Module 3: The Jump

 

 

Learning to use The Jump with other people

 

Reading aloud to other people

Most people who stammer usually produce at least some blocks when reading aloud to other people, so reading to other people should afford at least some opportunities to practice jumping over real blocks.

Start reading to just one person—someone you know well and who knows what you are trying to do. Then later, after you’ve become confident using The Jump when reading to just one person, try using it when reading to a small group of people (if you get the opportunity). If you belong to a stammering self-help group, you may be able to arrange some suitable opportunities to read to them.

Importantly, when practicing The Jump while read aloud to other people, make absolutely sure that you employ it correctly and that as soon as you realize you are blocking, stop and let go. You must be very strict with yourself, otherwise it won’t help you. 

In the beginning you may find yourself blocking on every word—and having to jump over sounds in every word you try to say. If this happens, it’s absolutely fine—just carry on jumping and carry on gently moving forward. Don’t worry about whether or not the listeners have understood you. In these practice exercises there is no reason to go back and try problem sounds again, even if the listeners have not understood any of what you have said.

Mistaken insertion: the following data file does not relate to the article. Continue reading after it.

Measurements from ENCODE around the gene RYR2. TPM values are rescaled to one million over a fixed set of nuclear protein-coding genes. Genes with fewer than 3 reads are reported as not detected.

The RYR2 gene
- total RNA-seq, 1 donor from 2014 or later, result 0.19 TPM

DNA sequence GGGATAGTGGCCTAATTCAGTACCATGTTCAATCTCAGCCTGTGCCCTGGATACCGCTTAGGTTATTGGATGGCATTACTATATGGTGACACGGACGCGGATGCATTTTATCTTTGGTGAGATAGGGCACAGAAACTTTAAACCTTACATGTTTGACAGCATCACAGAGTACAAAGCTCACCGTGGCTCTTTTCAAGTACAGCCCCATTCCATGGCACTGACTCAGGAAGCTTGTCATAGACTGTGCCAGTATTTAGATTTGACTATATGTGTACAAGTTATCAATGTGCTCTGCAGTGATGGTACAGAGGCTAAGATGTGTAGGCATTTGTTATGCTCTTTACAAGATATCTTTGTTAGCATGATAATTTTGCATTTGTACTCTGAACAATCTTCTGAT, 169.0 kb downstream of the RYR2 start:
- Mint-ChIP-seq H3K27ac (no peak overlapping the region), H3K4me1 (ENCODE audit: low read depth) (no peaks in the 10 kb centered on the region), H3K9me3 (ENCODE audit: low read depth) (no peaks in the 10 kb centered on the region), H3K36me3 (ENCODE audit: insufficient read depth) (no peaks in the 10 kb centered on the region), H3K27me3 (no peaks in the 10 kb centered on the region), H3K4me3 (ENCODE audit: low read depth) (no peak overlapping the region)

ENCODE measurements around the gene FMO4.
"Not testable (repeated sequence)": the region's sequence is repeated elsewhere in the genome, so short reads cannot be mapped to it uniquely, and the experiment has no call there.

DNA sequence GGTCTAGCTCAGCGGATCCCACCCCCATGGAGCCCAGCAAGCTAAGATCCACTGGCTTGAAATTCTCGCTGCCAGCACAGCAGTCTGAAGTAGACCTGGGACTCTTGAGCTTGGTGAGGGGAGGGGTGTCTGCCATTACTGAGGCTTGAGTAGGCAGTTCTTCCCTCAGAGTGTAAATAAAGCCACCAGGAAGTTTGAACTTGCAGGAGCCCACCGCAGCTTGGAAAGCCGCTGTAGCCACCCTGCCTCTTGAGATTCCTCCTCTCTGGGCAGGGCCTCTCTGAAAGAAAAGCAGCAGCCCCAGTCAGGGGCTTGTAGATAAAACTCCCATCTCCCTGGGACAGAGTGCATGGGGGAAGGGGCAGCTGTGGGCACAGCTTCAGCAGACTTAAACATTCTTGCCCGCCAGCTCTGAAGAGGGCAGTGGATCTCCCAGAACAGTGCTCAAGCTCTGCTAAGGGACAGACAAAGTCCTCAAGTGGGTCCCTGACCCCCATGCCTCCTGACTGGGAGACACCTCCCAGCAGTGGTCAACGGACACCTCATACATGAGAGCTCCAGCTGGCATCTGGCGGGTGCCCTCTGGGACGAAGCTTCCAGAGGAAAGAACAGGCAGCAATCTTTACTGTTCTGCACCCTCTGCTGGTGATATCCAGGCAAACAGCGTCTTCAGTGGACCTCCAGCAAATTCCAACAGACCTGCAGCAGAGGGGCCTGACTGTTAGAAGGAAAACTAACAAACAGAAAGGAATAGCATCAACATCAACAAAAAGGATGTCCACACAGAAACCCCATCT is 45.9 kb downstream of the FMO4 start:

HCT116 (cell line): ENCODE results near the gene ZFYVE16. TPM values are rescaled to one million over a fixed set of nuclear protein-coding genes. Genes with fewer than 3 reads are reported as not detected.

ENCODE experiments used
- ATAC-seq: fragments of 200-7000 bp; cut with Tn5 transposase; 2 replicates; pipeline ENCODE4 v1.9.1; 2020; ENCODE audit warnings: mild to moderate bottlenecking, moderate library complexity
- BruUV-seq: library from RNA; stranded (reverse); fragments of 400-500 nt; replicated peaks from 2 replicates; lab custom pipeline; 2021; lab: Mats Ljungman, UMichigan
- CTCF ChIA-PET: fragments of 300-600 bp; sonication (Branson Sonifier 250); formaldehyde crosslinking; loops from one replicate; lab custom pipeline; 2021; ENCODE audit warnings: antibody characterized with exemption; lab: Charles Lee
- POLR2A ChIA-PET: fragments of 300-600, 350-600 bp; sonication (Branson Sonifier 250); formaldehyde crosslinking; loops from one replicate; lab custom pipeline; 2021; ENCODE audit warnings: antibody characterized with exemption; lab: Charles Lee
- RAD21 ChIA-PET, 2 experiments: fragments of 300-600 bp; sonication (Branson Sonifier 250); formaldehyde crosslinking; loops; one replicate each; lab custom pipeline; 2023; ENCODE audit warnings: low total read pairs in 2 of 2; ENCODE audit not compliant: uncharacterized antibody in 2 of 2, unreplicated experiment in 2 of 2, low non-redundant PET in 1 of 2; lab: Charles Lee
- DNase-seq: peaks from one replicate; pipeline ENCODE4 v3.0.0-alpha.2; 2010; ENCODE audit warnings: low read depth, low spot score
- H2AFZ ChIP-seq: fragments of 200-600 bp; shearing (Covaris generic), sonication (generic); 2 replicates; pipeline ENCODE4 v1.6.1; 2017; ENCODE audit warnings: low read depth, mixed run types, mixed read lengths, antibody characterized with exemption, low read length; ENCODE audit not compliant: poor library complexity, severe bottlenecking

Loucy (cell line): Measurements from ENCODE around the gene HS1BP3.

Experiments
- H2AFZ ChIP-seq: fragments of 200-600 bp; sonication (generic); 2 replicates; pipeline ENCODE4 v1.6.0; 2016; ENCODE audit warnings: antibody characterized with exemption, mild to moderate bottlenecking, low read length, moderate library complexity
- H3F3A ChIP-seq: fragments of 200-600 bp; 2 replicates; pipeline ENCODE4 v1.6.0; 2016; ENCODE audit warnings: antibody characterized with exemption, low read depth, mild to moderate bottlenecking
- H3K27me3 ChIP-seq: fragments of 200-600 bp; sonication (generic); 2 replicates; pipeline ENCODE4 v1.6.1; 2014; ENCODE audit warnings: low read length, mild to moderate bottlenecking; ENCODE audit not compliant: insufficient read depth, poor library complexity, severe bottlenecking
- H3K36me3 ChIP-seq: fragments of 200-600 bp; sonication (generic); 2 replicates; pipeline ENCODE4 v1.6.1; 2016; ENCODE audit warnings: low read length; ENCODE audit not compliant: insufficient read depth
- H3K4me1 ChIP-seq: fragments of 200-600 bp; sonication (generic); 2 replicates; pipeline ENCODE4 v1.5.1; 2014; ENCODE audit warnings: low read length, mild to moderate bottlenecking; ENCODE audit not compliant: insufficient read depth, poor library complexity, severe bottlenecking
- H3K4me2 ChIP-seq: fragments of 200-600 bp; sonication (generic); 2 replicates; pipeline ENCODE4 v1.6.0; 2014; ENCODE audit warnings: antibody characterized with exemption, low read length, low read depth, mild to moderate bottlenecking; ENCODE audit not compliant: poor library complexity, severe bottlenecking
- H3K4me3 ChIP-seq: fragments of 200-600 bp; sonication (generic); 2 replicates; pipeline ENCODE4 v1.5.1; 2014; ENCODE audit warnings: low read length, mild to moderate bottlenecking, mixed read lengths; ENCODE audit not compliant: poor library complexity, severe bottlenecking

In our experience, generally the biggest obstacles to success in employing The Jump when reading (or for that matter in conversation) are students’ own reluctance to abandon trying to say the sounds they are stuck on and their tendency to use too much force.

Abandoning sounds may feel like avoidance and like accepting failure, and it may seem to run contrary to our desire to say the word as well as possible before moving on. To overcome such reluctance, it is important to have a clear understanding of the theory behind The Jump. In particular, try to remember that the purpose of The Jump is to enable you to gently move on from blocks after they have occurred, with the minimum disruption to the forward flow.  Consequently, when practicing The Jump with other people, the production of fluent speech is not an indication of success. On the contrary, the more you block during these exercises, the better. “Success” in the context of these exercises means, blocking and then being able to get going again with a minimum of disruption.  It may help to explain this to your listeners before you start.

Using too much force